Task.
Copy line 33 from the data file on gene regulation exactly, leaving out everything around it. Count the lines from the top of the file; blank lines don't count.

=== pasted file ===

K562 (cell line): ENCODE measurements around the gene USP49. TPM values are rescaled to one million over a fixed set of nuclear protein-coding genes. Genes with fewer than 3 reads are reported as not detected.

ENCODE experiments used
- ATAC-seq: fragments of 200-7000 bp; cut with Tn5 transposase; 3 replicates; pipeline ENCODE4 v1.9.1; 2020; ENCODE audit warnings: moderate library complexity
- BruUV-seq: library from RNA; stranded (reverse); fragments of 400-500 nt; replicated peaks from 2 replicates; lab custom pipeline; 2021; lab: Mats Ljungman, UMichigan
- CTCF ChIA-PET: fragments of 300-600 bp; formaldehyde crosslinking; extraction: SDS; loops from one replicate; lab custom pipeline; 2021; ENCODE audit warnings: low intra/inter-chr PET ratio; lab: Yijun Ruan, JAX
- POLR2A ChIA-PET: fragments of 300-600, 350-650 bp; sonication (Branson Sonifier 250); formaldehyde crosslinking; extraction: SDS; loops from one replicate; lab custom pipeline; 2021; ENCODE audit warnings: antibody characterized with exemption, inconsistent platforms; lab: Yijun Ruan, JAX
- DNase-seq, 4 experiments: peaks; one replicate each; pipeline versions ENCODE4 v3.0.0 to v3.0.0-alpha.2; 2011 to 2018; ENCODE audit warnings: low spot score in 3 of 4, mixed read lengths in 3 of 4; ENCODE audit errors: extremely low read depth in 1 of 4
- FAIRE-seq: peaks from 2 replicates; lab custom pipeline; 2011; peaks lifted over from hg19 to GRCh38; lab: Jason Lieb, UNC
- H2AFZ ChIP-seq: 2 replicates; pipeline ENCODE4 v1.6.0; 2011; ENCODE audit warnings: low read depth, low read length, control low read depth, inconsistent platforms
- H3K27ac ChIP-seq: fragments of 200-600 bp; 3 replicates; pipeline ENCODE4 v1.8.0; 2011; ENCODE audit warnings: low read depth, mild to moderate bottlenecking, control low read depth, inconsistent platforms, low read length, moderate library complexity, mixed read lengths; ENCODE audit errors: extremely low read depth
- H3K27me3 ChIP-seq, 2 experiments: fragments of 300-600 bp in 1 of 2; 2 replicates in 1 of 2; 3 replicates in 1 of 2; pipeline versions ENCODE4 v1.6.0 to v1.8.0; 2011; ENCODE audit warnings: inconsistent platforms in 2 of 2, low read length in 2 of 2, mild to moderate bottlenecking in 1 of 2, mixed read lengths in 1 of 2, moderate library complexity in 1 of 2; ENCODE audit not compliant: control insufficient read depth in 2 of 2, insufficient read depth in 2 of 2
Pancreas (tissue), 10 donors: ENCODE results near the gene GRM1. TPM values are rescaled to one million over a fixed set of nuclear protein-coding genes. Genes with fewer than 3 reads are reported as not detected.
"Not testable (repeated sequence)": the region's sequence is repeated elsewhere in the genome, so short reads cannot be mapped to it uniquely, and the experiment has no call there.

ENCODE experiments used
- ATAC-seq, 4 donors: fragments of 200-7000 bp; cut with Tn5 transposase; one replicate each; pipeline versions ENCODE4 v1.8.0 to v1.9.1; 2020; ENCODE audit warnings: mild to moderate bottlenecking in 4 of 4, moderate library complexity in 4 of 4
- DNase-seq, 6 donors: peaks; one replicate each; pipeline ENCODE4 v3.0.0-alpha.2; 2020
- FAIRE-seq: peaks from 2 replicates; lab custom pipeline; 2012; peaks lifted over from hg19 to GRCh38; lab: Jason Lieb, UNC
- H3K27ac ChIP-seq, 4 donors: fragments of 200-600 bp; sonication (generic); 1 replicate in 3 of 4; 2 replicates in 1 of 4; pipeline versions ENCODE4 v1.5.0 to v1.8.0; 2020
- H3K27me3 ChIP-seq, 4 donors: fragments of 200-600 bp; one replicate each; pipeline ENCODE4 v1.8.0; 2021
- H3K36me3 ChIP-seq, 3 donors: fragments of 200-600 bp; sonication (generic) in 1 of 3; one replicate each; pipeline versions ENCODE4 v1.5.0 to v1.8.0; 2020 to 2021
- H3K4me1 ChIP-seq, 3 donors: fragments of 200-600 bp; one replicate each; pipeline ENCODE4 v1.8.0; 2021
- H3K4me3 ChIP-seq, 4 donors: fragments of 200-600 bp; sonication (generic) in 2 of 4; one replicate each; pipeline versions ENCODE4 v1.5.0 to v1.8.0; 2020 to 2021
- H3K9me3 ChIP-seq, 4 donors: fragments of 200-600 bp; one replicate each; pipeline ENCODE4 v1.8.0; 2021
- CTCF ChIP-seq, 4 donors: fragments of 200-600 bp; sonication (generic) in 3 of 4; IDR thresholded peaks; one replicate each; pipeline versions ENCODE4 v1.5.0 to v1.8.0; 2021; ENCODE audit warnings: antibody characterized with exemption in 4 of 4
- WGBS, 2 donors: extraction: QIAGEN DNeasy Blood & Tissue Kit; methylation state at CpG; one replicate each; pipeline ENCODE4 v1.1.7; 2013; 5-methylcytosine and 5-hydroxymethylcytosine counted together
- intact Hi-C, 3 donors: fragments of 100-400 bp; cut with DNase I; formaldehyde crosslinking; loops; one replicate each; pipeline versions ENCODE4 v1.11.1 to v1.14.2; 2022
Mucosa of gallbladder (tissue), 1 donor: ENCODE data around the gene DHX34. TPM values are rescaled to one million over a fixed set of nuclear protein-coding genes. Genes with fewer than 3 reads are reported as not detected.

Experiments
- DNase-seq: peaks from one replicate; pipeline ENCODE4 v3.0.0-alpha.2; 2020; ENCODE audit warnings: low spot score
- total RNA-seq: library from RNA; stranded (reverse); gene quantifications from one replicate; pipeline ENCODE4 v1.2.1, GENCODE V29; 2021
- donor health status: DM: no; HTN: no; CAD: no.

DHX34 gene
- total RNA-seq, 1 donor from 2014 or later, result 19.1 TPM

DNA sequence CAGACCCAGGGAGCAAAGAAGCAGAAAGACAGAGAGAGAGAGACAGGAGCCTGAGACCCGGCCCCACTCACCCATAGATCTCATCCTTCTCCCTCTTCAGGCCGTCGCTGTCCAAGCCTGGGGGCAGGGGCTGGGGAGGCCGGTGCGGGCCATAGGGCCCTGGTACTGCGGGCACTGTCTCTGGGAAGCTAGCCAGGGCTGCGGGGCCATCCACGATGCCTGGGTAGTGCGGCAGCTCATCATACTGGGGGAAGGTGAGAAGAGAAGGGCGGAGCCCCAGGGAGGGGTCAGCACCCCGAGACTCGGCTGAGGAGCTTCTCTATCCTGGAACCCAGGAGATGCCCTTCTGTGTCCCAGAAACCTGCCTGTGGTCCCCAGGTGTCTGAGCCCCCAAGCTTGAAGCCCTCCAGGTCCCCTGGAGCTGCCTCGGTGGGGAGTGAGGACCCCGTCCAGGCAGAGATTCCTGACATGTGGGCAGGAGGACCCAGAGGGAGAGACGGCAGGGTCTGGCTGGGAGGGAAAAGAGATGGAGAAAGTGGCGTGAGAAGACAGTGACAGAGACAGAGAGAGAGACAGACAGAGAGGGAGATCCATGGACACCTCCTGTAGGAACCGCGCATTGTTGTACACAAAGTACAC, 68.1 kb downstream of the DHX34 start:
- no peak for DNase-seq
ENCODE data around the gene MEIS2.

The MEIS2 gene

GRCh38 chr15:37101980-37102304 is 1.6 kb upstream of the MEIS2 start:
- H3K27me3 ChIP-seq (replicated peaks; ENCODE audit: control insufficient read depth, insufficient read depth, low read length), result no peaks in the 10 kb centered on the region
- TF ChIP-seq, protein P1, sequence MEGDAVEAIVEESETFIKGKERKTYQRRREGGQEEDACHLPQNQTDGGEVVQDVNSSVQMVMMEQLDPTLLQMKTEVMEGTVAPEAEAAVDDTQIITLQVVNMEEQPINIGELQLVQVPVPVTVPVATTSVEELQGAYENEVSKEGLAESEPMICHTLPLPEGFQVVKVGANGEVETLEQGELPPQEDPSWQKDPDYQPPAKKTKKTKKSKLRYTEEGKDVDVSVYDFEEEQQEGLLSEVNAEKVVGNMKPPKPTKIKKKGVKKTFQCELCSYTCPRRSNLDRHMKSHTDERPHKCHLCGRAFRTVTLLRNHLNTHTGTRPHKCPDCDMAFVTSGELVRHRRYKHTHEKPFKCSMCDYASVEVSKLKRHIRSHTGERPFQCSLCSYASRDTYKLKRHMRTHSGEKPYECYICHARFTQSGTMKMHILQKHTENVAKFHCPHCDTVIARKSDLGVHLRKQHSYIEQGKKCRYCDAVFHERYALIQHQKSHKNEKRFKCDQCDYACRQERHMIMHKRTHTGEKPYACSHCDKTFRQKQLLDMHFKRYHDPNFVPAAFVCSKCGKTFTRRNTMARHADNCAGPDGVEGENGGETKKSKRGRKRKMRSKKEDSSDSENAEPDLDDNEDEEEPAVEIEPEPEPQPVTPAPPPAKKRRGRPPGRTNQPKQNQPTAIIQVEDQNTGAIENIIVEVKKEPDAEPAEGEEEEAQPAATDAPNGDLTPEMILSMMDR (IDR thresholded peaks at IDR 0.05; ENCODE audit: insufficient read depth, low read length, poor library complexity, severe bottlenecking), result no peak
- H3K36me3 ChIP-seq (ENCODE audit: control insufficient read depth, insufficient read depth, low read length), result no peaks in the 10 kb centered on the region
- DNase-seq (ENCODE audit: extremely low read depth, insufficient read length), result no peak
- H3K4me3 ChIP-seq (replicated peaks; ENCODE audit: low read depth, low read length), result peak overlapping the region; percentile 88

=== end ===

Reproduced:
- total RNA-seq, 1 donor from 2014 or later, result 19.1 TPM